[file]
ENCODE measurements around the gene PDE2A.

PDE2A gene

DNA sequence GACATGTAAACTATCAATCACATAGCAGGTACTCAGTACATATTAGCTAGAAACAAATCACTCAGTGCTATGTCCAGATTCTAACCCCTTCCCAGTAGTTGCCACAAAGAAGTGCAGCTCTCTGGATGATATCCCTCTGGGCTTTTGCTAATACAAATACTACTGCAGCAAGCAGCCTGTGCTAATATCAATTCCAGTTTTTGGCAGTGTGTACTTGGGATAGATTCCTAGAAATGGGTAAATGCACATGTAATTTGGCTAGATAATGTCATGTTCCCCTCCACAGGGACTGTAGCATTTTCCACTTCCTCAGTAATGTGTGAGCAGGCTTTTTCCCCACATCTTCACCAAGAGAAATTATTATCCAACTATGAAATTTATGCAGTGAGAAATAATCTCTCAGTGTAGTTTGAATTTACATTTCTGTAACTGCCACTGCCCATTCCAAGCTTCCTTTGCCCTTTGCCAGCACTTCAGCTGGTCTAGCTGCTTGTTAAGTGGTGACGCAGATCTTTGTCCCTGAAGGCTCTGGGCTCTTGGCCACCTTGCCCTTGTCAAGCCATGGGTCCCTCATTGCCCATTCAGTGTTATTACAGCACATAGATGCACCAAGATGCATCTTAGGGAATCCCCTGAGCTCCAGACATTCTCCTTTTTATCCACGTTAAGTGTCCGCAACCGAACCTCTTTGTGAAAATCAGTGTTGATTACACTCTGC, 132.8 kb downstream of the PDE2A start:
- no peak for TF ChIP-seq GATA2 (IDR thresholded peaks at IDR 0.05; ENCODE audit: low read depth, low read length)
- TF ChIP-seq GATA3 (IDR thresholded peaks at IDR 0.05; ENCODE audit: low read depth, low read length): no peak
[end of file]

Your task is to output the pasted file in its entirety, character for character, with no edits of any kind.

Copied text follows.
ENCODE measurements around the gene PDE2A.

PDE2A gene

DNA sequence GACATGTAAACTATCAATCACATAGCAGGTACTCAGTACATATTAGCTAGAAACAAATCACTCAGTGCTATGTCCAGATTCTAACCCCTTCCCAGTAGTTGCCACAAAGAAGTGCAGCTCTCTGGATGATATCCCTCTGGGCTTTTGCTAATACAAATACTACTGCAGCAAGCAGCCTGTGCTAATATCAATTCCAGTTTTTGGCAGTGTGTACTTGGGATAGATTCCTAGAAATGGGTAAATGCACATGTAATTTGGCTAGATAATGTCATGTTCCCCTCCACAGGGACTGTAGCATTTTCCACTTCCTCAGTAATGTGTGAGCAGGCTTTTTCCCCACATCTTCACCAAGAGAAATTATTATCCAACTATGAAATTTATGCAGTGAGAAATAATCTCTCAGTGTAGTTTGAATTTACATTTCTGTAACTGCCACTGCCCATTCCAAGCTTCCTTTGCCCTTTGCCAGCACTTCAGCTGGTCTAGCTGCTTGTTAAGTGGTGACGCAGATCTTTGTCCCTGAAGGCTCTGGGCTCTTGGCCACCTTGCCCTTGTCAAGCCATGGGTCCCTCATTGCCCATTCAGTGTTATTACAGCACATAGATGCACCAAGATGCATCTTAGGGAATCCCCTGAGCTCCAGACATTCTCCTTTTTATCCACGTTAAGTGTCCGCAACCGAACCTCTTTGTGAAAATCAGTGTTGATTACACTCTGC, 132.8 kb downstream of the PDE2A start:
- no peak for TF ChIP-seq GATA2 (IDR thresholded peaks at IDR 0.05; ENCODE audit: low read depth, low read length)
- TF ChIP-seq GATA3 (IDR thresholded peaks at IDR 0.05; ENCODE audit: low read depth, low read length): no peak